The indictment reported that in 2008 Gentile claimed that he had no reportable income for the years 2001 and 2002. Gentile sent a letter to the Internal Revenue Service disputing the government's claims and stated that he didn't have to provide information about his income.

Investigators reported that Gentile told IRS agents that he would sue them in court if they continued to call him and ordered them to remove his name and Social Security number from the agency's databases.



Good try...bad plan.



Nissan Motor Co. announced Wednesday it is investing $2 billion to build a new manufacturing plant in Mexico. It will be the Japanese company's third in the country, helping it serve markets throughout the Americas.
Construction of the plant in the northern state of Aguascalientes will begin this summer and production should start by the end of next year, according to a company statement. It said an industrial park for supplier companies also will be built.
The plant is projected to have the capacity to produce 175,000 vehicles a year, focusing on "B" platform vehicles. Those include the Versa, March and Tiida. The company says that will give Nissan the ability to produce 1 million cars a year in Mexico in the midterm.
Nissan manufactured more than 600,000 vehicles in Mexico last year, and it reported selling 1.56 million vehicles throughout the Americas, giving it a 7 percent market share for the hemisphere.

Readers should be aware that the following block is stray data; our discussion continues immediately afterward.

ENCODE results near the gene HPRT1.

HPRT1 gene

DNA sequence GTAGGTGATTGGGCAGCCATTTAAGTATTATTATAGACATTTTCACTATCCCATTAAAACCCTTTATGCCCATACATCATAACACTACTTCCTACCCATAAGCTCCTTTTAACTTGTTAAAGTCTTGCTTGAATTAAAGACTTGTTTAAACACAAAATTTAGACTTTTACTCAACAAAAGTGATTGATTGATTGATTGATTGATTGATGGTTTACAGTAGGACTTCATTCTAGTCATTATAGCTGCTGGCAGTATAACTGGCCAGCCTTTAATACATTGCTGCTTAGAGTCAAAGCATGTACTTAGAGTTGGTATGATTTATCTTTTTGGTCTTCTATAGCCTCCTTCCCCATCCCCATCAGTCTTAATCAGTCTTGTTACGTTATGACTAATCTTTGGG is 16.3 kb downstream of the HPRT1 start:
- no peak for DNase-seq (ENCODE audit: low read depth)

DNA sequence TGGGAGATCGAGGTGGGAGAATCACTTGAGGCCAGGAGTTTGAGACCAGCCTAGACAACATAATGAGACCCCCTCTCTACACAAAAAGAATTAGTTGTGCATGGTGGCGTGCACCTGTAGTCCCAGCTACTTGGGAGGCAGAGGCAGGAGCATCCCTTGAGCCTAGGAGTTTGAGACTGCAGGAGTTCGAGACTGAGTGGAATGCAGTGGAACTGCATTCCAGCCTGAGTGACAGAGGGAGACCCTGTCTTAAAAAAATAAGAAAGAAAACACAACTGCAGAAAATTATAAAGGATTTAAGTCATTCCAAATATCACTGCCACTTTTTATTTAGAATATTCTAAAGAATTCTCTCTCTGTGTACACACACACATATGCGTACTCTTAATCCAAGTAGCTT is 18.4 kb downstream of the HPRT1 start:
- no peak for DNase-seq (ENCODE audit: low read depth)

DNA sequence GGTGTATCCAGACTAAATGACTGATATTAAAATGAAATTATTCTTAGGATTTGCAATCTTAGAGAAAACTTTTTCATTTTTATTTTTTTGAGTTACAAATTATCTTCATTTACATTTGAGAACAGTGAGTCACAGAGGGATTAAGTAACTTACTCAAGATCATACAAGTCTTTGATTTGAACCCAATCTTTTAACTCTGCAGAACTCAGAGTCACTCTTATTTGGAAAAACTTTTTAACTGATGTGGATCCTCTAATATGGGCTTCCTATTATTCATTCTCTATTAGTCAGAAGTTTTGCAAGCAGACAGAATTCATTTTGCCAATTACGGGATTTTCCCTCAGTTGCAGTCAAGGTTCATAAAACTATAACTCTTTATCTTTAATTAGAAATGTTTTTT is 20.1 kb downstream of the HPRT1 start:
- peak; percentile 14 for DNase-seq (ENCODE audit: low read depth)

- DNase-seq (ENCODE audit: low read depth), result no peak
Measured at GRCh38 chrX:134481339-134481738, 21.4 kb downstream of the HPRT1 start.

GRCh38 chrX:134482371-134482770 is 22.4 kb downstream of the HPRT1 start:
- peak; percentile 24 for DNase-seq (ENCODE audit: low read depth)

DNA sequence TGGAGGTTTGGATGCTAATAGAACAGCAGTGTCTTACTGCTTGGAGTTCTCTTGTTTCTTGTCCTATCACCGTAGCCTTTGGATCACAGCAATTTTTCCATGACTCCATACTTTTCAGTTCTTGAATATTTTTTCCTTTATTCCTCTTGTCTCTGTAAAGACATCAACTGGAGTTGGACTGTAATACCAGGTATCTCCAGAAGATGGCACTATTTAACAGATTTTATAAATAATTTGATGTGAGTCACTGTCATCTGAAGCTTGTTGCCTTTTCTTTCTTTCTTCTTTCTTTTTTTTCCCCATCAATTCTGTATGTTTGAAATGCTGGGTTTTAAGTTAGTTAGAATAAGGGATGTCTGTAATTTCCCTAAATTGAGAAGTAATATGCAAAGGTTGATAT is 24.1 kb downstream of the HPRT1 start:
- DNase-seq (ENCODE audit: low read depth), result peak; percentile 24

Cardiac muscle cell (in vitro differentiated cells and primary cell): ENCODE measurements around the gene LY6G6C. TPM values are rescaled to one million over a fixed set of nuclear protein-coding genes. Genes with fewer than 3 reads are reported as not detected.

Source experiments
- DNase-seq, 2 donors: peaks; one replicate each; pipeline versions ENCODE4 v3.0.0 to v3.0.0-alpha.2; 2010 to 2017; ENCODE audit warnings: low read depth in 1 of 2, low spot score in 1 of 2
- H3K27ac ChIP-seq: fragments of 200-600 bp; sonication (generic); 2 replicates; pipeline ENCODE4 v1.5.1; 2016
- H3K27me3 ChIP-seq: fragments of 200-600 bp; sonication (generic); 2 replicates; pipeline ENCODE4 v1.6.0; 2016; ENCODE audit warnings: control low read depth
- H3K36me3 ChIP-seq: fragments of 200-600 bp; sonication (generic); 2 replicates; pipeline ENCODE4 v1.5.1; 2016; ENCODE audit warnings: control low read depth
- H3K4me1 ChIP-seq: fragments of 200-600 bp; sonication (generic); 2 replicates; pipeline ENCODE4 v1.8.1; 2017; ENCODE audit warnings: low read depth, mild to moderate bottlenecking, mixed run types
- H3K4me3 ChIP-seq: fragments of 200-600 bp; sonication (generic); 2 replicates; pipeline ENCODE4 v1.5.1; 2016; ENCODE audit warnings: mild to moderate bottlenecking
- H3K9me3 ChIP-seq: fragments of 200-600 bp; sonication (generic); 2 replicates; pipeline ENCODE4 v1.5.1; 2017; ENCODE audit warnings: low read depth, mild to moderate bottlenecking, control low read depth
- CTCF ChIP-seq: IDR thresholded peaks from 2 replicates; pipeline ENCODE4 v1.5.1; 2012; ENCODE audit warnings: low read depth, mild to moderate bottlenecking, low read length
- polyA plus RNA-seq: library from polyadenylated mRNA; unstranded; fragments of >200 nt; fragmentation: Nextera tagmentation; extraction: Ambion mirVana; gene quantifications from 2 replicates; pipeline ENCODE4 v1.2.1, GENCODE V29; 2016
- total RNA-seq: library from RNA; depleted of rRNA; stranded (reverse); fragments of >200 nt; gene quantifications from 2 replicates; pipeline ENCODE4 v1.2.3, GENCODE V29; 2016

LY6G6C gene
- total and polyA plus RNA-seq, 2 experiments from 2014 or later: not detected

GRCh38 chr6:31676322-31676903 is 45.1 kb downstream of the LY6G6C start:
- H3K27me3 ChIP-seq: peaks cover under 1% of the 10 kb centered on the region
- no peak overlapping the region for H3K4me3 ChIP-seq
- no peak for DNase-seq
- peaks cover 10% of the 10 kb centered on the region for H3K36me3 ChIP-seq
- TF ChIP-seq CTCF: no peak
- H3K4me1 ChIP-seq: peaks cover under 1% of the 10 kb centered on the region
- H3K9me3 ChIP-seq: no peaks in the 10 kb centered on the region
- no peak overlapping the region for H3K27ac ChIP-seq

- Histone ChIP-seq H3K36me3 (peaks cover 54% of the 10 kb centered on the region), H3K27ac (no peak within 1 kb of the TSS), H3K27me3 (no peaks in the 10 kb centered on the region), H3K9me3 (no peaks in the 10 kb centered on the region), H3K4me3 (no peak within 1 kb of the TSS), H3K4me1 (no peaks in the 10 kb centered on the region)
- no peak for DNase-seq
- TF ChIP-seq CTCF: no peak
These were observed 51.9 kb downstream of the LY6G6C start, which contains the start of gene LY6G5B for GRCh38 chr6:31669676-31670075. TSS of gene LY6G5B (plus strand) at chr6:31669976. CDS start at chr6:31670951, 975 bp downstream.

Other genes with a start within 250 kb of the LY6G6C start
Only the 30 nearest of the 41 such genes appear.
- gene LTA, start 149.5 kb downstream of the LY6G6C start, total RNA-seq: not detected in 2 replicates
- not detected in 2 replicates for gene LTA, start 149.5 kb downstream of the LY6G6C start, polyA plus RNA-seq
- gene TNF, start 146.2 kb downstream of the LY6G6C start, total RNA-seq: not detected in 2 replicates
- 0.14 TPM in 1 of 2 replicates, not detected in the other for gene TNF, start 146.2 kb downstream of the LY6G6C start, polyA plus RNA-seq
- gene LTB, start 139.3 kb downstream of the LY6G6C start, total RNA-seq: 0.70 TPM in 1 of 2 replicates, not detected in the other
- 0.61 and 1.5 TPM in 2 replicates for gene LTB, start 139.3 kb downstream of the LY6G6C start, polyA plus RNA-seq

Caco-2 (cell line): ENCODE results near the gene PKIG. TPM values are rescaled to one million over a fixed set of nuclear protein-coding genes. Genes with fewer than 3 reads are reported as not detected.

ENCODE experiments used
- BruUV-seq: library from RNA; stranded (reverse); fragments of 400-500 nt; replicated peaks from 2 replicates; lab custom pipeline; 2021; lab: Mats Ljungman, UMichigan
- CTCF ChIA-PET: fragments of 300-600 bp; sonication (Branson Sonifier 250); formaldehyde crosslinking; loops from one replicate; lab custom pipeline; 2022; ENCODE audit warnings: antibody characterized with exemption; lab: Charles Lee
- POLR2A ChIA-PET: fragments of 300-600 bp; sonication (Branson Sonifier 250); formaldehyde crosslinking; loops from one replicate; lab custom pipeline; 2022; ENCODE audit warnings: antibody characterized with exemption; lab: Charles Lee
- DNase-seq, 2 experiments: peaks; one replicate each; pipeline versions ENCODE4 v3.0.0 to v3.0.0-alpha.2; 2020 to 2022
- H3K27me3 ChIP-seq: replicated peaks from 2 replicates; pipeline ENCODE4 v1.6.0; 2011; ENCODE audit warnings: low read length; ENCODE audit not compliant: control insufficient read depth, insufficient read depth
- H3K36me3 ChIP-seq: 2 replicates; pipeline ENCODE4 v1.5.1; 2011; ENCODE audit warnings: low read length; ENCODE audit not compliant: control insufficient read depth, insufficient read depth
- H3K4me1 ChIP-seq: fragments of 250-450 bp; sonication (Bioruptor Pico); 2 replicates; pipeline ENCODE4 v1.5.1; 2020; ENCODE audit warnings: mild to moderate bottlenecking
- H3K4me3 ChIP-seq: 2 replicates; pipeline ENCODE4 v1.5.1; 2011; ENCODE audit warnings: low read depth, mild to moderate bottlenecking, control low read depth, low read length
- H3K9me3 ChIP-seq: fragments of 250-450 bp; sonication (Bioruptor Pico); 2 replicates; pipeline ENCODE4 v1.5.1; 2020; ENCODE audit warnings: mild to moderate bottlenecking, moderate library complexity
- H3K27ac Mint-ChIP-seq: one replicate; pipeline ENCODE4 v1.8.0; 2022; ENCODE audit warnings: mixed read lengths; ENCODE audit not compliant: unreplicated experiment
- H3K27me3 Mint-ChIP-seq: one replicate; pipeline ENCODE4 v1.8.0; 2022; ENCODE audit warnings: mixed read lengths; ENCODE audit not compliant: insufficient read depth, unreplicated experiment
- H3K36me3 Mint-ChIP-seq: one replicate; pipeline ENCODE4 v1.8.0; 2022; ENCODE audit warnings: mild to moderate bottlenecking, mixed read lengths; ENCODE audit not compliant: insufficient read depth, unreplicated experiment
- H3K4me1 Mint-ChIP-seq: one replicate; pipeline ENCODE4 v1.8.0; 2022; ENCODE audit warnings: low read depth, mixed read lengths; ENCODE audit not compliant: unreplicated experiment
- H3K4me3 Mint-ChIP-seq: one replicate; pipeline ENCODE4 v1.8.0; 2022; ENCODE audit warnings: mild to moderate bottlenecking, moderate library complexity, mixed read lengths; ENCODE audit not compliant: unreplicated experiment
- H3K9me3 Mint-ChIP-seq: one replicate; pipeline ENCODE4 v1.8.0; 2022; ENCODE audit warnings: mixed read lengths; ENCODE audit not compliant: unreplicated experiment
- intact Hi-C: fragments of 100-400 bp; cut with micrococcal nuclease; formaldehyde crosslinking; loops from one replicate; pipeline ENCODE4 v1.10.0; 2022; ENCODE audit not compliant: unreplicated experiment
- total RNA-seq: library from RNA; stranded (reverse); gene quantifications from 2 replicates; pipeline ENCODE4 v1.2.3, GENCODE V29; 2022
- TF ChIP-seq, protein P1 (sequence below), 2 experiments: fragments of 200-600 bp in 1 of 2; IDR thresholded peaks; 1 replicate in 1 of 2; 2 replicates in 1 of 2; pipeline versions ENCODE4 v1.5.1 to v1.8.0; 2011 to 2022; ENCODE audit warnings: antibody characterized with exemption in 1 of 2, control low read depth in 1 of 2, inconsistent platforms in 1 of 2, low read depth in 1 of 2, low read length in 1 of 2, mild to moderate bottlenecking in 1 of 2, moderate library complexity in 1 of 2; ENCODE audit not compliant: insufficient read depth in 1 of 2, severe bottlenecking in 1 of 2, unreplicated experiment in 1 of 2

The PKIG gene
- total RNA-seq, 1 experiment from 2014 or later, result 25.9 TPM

Nissan topped sales in Mexico last year with more than 224,000 vehicles, nearly 25 percent of the market.
Nissan said it expects to employ 3,000 workers, raising the company's total workforce in Mexico to 13,500. It projects the new plant will create 9,000 other jobs indirectly.
The company's production in Mexico includes the March, Sentra, Versa, Tiida autos, as well as the aging but still popular Tsuru model widely used as a taxi. It also produces NP300 light trucks.



Note to oneself-do not buy a Nissan-Datsun recalls




In the state of many teeth a former dentist has pleaded guilty to Medicaid fraud for using sections of paper clips instead of stainless steel posts in root canals in an effort to save money.
Michael Clair, who had a practice in Fall River, Massachusetts, is scheduled to be sentenced next week. He pleaded guilty Friday to defrauding Medicaid of $130,000, assault and battery, illegally prescribing prescription drugs and witness intimidation charges.
Some of Clair's patients reported infections after he performed root canals on them, said Grant Woodman, a spokesman for state Attorney General Martha Coakley, whose office prosecuted Clair.